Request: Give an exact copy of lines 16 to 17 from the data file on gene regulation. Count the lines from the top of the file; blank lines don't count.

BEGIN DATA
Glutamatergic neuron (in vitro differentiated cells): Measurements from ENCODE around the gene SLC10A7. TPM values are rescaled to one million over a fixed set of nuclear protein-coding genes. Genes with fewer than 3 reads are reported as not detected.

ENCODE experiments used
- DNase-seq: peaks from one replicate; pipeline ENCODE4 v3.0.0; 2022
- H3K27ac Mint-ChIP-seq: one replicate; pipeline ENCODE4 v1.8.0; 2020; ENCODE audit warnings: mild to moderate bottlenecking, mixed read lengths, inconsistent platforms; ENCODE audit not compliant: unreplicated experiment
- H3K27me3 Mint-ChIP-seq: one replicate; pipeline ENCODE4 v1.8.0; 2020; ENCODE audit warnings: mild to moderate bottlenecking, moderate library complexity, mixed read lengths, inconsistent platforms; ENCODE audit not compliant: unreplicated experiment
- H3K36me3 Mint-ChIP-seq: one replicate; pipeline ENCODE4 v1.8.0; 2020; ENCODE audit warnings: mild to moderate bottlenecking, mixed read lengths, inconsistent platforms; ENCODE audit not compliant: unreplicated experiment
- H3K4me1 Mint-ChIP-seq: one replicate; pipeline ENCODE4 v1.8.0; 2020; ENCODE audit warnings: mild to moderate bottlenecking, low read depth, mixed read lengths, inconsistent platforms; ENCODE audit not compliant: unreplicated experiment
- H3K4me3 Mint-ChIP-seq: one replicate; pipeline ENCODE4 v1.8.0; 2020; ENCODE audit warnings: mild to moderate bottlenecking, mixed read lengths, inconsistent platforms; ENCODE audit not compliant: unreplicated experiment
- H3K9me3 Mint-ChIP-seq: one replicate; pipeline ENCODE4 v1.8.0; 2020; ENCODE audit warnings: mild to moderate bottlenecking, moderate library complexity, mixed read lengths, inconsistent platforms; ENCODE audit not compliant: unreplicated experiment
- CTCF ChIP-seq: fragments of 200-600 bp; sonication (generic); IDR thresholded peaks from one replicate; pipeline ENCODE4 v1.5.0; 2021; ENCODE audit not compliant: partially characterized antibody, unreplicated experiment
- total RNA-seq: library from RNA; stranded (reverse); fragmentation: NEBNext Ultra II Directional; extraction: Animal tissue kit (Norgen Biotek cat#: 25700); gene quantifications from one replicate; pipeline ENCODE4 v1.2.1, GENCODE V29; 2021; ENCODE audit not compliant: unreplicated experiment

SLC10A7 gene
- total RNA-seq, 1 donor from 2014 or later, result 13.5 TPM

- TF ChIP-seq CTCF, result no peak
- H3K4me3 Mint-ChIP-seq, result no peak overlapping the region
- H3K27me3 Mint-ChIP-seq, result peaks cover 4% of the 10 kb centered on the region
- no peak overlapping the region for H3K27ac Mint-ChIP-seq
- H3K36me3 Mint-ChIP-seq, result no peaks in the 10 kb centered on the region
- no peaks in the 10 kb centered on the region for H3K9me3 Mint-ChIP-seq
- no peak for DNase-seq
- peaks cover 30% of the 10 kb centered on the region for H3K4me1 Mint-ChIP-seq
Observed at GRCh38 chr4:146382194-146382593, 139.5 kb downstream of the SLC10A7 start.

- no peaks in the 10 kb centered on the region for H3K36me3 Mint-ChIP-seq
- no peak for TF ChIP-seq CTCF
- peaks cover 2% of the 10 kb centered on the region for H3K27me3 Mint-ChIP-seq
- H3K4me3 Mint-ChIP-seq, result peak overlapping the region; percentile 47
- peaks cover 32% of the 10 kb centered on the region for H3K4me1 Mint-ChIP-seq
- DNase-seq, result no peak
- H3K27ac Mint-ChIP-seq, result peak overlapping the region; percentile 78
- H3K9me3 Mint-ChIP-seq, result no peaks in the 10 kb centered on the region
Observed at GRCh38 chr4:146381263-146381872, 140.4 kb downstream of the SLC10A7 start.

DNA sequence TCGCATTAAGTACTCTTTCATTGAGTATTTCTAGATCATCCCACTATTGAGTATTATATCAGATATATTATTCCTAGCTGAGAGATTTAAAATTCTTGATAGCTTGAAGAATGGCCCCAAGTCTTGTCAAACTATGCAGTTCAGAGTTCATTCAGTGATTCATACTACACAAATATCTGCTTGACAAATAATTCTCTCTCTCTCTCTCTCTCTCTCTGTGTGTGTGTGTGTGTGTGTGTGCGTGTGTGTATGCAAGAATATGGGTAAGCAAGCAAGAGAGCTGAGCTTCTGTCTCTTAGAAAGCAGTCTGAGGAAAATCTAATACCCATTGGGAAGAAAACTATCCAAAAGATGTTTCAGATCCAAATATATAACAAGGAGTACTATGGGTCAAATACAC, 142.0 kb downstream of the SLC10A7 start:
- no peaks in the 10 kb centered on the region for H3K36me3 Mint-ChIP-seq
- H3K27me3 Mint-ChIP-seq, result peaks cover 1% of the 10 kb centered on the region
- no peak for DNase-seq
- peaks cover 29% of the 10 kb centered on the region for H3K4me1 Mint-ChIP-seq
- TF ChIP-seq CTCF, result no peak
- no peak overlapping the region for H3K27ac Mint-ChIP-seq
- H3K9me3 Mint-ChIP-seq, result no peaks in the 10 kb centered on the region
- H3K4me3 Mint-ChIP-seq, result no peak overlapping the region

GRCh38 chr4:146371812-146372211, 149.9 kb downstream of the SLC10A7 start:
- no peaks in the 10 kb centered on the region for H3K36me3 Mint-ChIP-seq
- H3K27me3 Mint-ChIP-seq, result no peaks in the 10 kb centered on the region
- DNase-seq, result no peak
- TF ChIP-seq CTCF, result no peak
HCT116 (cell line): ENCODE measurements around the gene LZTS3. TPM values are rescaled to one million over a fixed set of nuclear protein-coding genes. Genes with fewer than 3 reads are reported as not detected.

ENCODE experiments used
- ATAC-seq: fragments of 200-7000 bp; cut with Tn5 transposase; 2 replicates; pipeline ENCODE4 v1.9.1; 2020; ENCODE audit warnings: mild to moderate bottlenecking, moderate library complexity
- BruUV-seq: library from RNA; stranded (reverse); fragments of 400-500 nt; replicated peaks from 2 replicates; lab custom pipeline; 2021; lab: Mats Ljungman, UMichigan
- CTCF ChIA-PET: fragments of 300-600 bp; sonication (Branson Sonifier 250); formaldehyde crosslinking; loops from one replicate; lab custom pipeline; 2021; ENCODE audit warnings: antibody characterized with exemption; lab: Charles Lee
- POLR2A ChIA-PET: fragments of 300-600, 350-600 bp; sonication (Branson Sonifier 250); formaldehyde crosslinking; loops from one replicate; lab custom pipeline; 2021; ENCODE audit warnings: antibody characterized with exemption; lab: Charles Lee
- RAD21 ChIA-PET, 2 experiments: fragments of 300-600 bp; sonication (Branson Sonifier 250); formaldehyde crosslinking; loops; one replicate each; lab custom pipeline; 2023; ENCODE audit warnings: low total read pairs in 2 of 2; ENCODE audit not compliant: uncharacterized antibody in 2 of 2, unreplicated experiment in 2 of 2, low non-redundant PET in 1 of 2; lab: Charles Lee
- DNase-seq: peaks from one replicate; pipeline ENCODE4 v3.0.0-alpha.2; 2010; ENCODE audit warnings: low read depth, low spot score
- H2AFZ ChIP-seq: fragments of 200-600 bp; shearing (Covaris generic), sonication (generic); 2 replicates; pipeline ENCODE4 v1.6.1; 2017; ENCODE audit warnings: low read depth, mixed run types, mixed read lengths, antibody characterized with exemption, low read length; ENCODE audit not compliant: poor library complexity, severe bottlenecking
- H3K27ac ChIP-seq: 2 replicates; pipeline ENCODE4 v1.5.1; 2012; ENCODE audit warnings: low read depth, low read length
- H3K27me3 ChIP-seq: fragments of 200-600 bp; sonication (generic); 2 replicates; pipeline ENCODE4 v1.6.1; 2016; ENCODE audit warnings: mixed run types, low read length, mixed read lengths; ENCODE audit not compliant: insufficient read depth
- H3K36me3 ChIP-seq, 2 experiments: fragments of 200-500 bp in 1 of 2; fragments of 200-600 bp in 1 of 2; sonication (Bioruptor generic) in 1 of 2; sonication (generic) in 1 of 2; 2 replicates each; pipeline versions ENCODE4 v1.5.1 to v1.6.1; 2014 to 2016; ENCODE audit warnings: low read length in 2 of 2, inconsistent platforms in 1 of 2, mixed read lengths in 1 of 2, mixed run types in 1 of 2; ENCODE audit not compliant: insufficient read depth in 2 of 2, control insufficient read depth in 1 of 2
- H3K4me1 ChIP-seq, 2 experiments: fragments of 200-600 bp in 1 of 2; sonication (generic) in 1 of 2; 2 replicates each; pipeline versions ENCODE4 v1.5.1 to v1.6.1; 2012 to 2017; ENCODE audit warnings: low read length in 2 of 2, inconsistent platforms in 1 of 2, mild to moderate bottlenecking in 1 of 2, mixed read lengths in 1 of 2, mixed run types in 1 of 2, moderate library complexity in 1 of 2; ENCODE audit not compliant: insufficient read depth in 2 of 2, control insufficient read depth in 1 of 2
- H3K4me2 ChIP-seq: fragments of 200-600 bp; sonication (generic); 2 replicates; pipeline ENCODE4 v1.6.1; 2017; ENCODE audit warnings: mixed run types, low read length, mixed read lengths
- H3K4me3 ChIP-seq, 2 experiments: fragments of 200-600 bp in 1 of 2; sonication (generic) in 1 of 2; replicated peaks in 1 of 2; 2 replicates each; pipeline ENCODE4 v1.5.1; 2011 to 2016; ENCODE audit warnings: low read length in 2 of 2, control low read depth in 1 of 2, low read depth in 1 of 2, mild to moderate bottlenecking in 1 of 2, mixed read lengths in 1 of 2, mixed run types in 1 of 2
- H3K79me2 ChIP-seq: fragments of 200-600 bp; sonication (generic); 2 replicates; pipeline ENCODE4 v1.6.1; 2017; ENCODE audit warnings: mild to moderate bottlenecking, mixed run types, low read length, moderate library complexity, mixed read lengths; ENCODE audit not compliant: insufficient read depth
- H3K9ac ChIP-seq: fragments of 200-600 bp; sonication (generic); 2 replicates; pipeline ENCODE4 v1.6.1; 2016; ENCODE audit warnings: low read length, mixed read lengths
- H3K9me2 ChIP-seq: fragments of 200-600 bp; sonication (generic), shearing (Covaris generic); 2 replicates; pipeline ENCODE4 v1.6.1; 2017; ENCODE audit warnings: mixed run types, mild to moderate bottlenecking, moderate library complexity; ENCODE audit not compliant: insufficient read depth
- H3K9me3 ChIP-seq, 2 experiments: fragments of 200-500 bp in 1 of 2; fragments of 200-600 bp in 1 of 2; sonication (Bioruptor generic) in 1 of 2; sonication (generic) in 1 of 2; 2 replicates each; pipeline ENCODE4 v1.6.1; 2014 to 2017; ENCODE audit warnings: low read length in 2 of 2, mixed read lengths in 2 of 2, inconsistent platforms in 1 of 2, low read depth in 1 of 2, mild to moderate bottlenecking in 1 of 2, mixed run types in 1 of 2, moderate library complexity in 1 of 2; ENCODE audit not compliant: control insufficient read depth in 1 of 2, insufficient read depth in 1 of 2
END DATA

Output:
- H3K27me3 Mint-ChIP-seq, result peaks cover 4% of the 10 kb centered on the region
- no peak overlapping the region for H3K27ac Mint-ChIP-seq